Critical Thinking

Socratic Questioning 101

In my newfound love of Richard Paul’s excellent work on critical thinking, I bring you another short summary of some of his useful ideas in teaching: a taxonomy of Socratic questions. These can be very useful when thinking of what kinds of questions to ask students when you are trying to use the Socratic method in teaching.

As Paul points out, many teachers fail to apply this method well. Much like “critical thinking,” the “Socratic method” has become a buzzword in education that is often repeated but rarely used correctly. Many people think of Socratic questioning as “asking a lot of questions” without really analyzing the kinds of questions they are asking. After looking through Paul’s taxonomy, I realized my own teaching emphasized certain kinds of questions over others and I could really do better with this. Hopefully you may also find something useful here. (Note: Sometimes Paul give 6 categories of Socratic questions, and other times 9, I’m including the 9 categories with an asterisk on the original 6.)

Questions of Clarification*

These can help you to avoid strawmanning and misconstruing what a student means. Asking students to define words they are using in the context they are talking about or asking for examples are questions of clarification.

Questions About Purpose

My students rarely think about purpose, both the teacher’s purpose in designing a particular assignment and the student’s purpose in how they approach it. Asking them exactly what they are actually trying to achieve can be a revelation for both you and them.

Questions About the Question*

Making sure students actually understand the problem they are trying to solve is vital. One of the things students need to understand is what kind of a question they are being asked. Paul gives three broad categories: factual, preference, and judgement. Sometimes the question isn’t really the question, and we need students to look deeper to find the real issue at hand.

Questions About Perspectives*

Challenging students to look for their own biases is extremely difficult, but understanding that everyone holds their own ideological positions and the same situation can look completely different from different perspectives is necessary to function in a diverse environment.

Questions that Probe Assumptions*

Assumptions are another core challenge. Toulman’s idea of warrant is often very difficult to teach, but things we take as a given are often assumptions we are making that others do not necessarily share.

Questions that Probe Concepts

Sometimes students (and teachers) are operating on a false conception of something. Examining the basic logic and definitions of the concepts we are using can shed light on deeper misunderstandings that need to be corrected.

Questions that Probe Evidence*

Skeptics love evidence, but it’s often a more difficult topic than we realize. What level of evidence is acceptable to prove a certain point varies on a case by case basis, and people often disagree very strongly about where those lines are drawn. Asking students for counter-evidence or what it would take to change their mind could reveal how strong their foundation for belief is.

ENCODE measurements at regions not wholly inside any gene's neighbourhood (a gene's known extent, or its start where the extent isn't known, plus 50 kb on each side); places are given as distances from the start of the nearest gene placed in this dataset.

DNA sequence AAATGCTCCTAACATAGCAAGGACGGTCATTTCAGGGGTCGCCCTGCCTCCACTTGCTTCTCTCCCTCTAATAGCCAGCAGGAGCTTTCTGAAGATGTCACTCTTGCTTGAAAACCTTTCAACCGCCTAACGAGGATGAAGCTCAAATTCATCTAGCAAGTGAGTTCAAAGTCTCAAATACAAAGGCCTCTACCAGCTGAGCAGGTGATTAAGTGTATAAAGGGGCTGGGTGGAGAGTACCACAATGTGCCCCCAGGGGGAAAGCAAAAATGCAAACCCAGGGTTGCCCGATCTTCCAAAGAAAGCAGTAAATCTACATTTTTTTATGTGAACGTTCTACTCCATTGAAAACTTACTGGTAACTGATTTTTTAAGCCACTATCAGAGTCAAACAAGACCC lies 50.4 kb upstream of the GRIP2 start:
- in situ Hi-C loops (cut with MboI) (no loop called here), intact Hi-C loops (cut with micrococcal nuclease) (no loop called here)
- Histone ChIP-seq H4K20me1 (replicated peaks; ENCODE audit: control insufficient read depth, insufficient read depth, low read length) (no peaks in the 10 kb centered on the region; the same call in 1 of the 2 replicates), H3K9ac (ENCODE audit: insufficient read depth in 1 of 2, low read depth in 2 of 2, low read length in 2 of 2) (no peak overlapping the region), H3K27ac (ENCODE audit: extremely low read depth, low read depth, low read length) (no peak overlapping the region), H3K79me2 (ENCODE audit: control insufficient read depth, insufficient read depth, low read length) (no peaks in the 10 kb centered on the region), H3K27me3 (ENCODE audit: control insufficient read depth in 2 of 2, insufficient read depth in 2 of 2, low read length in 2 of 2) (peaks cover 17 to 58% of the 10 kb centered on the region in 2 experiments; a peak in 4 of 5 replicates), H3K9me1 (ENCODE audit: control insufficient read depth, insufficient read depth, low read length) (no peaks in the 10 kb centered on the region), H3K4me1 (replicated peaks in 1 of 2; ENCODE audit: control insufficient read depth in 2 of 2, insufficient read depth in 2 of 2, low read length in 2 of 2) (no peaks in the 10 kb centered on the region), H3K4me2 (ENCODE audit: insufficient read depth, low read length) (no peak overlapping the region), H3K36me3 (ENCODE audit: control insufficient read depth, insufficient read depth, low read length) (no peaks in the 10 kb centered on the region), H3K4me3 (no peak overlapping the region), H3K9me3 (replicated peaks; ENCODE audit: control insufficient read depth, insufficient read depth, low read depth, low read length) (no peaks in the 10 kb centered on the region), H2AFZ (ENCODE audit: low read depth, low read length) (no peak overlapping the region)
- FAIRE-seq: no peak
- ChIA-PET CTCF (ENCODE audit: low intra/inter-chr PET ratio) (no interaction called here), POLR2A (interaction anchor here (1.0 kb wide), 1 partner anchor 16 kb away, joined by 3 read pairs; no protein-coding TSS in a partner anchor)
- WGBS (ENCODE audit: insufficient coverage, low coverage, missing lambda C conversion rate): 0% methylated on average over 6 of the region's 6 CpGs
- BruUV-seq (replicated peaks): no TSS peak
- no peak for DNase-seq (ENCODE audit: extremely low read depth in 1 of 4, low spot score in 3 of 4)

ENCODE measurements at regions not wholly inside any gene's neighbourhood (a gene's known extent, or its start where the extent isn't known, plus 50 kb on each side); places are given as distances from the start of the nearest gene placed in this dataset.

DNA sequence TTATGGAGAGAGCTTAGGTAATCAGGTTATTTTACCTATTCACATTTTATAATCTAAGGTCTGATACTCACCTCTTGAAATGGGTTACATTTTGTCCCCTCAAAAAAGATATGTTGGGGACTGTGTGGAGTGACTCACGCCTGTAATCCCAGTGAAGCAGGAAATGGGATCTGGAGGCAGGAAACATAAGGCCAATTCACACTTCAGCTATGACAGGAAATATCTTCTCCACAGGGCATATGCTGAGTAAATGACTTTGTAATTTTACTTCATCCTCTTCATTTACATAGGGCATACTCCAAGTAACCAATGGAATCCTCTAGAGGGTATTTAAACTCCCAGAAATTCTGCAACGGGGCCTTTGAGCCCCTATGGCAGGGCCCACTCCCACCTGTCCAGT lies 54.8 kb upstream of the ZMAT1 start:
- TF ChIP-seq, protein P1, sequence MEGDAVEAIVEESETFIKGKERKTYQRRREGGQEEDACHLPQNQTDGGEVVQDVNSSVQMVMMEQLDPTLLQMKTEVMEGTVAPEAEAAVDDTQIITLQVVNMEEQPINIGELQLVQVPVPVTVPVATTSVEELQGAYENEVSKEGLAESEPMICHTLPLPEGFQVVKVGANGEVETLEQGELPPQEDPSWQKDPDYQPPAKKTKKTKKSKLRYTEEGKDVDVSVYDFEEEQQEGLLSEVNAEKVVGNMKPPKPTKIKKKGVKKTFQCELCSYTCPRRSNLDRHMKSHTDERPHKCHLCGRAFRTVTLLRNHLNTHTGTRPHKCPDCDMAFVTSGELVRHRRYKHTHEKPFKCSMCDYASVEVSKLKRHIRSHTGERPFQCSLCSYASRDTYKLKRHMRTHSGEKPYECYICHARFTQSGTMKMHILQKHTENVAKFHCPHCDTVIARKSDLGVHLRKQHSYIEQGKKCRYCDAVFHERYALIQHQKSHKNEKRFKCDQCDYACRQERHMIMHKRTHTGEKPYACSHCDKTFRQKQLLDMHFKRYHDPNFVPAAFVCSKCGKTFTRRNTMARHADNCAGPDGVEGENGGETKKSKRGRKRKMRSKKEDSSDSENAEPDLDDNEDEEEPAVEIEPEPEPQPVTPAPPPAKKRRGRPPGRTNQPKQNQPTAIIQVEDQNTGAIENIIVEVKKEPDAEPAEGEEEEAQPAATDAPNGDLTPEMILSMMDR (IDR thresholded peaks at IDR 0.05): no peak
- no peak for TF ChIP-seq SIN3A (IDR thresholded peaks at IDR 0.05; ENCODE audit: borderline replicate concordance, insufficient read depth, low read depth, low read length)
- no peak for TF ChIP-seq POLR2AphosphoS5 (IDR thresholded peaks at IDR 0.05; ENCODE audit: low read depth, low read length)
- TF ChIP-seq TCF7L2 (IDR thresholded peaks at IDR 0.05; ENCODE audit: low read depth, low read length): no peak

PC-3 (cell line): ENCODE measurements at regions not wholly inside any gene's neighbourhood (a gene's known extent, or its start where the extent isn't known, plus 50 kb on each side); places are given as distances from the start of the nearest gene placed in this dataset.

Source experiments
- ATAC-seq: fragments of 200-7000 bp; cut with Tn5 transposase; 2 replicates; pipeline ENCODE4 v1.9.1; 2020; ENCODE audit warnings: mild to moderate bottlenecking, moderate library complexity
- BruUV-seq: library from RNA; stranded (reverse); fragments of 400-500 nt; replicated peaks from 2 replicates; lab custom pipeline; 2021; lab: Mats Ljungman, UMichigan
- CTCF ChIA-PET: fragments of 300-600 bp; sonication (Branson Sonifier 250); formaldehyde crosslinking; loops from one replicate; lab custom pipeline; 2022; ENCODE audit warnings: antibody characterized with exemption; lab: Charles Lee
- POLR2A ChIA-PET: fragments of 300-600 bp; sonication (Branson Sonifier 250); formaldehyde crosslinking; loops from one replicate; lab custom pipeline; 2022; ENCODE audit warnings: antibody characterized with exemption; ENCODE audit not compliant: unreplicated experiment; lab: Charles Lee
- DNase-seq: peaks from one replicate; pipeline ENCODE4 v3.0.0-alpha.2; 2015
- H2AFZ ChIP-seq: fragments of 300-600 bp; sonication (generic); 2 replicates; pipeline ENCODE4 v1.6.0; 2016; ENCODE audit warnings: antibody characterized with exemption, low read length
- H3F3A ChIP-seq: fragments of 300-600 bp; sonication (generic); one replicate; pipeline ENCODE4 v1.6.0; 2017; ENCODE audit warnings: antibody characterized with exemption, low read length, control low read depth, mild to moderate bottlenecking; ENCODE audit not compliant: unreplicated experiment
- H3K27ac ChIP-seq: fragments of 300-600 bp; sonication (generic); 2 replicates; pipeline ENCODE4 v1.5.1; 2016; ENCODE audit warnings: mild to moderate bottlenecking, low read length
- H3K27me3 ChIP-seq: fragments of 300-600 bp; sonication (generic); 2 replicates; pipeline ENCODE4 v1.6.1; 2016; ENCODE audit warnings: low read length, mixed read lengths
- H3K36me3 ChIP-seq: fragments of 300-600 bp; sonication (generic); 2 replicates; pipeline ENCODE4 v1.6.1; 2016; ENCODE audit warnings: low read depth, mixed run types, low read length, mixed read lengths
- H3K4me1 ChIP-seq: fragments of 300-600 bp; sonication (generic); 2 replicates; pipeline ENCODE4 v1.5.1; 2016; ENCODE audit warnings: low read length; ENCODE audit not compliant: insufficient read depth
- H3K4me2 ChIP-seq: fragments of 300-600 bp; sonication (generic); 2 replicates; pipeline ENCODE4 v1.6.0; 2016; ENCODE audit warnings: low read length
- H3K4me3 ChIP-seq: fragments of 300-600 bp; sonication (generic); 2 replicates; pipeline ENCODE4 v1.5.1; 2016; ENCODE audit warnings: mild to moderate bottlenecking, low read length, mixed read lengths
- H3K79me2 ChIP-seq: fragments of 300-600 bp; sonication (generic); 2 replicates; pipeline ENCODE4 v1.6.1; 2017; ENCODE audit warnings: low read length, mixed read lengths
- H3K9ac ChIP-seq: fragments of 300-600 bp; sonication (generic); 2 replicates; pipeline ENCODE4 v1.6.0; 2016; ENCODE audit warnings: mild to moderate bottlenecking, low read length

Questions that Probe Conclusions

One of the great hallmarks of pseudoscientific studies is that a conclusion doesn’t match a study’s results. When an acupuncture study find that “sham” acupuncture is as effective as “real” acupuncture, and then concludes that “acupuncture is so effective that it works even when it is fake” is a good example which shows that conclusions need to be examined carefully. Sometimes students add 2 + 2 and get 5 (metaphorically speaking).

Questions that Probe Consequences*

These questions are great for looking for logical fallacies. If a point is good logically, than the same logic should apply to other situations. If a student thinks “I can’t explain what that was, so it must be a ghost,” a teacher can question the consequences of that thinking by asking about other examples: “Does ‘I don’t know, therefore I do know,’ make sense logically? Why would it work here but not in other situations?”


The above information was largely summarized from “Deep Learning:” A Critical Thinking Resource, which was itself a summary of some of Paul’s work (which I also referred to in it’s original publications). The “Deep Learning” document lists its sources as follows:

SOURCES Adapted from: (1) Paul, Richard, and A. J. A. Binker. (1995). “Socratic questioning” (pp. 341, 343-344) AND (2) Paul, Richard. (1995). “The contribution of philosophy to thinking” (pp. 456-457). Both in Critical thinking: How to prepare students for a rapidly changing world (edited by Jane Willsen and A. J. A. Binker). Santa Rosa, CA: Foundation for Critical Thinking.

[SOURCES Adapted from: Paul, Richard, with Gerald M. Nosich. (1995). (1) “A model for the National assessment of higher order thinking” (pp. 124-126); (2) “Using intellectual standards to assess student reasoning” (pp. 153-156); both in Critical thinking: How to prepare students for a rapidly changing world (edited by Jane Willsen and A. J. A. Binker). Santa Rosa, CA: Foundation for Critical Thinking (pp. 153-156); and (3) Paul, Richard. (1996). “Helping students assess their thinking” in Critical thinking Workshop Handbook, Winter/Spring 1996. Santa Rosa, CA: Foundation for Critical Thinking (p. 3-10).]

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Jay teaches English in Asia and loves skepticism and teaching above all else.

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